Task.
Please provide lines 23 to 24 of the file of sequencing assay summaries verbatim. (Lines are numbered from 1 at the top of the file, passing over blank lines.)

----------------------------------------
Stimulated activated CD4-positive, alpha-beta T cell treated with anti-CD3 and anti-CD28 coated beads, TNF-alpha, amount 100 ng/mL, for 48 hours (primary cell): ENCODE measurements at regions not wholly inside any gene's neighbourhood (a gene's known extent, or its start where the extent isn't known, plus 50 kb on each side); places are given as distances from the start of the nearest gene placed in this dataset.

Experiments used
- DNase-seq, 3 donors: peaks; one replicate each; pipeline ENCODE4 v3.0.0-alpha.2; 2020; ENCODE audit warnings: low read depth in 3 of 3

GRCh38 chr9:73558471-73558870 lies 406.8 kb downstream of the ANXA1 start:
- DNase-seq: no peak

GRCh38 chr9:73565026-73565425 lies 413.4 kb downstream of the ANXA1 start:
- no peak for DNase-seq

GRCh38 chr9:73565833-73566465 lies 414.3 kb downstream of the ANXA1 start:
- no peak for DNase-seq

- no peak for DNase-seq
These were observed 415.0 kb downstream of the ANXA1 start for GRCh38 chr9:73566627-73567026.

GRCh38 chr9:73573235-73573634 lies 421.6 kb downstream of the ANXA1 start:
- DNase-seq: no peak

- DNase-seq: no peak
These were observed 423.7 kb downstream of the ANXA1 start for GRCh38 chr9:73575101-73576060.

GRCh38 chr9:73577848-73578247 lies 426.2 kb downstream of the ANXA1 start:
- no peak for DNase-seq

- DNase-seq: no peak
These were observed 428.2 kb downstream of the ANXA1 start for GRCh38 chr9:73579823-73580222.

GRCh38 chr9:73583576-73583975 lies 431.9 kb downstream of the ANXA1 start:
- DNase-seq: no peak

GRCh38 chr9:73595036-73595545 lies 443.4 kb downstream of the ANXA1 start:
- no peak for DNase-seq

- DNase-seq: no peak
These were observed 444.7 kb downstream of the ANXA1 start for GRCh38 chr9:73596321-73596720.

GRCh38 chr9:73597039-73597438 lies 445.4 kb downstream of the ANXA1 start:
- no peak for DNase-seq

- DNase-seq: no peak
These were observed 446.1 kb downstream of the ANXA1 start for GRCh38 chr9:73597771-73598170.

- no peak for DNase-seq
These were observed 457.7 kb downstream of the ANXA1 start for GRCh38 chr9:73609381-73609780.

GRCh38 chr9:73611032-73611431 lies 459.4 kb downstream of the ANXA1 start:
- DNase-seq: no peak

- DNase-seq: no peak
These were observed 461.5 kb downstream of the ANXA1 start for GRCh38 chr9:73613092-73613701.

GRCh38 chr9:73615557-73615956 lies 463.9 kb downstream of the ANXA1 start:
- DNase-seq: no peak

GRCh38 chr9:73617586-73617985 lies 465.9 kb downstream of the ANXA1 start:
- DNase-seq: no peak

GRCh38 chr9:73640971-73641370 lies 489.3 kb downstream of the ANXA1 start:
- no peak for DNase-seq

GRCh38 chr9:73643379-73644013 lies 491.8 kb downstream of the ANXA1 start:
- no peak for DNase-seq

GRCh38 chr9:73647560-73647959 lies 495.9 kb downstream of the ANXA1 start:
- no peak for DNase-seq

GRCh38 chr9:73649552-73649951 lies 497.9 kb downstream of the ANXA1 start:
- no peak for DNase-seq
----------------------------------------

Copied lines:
- no peak for DNase-seq

- DNase-seq: no peak